Pregnant women who tested positive for Covid-19 when admitted to a hospital to give birth were at a greater risk for stillbirth compared to those who did not, according to a study released by the U.S. Centers for Disease Control on Friday, with risks rising more since the delta variant has become the dominant strain.
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In an analysis of 1.2 million hospital deliveries, stillbirths occurred among 0.98% of women who tested positive for Covid-19 during the pre-delta period of the Covid-19 pandemic (March 2020-June 2021) compared to 0.64% of women who did not.
During the period studied in which the delta variant was the dominant strain of Covid-19 (July-Sept. 2021), the rate of stillbirths among pregnant women with Covid-19 increased to 2.7%, while the rate of stillbirths among those without Covid-19 essentially remained constant at 0.63%.
The data reinforces earlier reports from the CDC of increased risk of stillbirths for women with Covid-19, along with other adverse outcomes such as preterm birth, admission of the mother and/or neonates to the intensive care unit, and death of the mother.
In September, the Mississippi State Department of Health found that pregnant women with Covid-19 were having stillbirths at nearly twice the normal rate since the beginning of the pandemic.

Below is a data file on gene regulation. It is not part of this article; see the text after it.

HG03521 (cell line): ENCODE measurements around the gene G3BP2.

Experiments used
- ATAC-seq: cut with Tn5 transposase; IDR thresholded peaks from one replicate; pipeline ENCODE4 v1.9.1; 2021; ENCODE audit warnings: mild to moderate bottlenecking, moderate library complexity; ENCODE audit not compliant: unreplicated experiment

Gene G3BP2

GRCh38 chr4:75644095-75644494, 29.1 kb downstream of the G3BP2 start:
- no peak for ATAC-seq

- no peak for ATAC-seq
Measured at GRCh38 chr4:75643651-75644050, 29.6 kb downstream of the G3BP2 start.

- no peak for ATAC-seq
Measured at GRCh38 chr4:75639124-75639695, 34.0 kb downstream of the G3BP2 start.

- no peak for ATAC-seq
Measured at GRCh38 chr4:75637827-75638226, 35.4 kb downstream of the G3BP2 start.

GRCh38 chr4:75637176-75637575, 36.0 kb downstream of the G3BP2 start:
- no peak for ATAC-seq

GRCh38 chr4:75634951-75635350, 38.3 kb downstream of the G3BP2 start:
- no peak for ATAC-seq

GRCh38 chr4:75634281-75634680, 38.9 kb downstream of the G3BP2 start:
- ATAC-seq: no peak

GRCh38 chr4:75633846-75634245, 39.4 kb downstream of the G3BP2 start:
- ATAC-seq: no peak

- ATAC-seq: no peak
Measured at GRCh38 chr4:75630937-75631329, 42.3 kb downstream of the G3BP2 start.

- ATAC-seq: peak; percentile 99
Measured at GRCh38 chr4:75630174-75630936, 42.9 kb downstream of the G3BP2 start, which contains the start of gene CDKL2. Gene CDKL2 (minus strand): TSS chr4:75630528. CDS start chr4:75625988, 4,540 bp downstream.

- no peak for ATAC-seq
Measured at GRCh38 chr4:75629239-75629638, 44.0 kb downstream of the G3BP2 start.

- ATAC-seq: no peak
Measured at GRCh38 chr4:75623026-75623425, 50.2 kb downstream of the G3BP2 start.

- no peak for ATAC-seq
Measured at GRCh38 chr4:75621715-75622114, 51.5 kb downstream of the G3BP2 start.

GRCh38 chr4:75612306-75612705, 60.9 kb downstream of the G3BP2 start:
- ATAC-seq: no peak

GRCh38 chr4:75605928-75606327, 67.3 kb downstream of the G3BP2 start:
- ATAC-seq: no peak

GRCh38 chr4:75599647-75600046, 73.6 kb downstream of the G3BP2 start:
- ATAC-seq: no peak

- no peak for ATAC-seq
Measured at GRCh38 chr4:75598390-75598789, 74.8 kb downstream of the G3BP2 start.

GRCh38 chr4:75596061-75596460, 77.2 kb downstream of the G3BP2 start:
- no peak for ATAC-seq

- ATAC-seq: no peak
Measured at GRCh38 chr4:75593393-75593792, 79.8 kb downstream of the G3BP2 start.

A Sept. 27 CDC report showed 22,000 hospitalizations of pregnant women due to Covid-19 and 161 deaths.
In light of these complications, the CDC strongly recommends pregnant women be vaccinated for Covid-19. Vaccination rates among pregnant women are far below the national average, with the CDC reporting 35.3% of pregnant women as fully vaccinated prior to or during the pregnancy as of Nov. 13. In August, a CDC analysis sampling nearly 2,500 pregnant women who received an mRNA Covid-19 vaccine did not find an increased risk of miscarriage; around 13% of the women miscarried, which falls in line with the normal rate of 11%-16%. Report the details…
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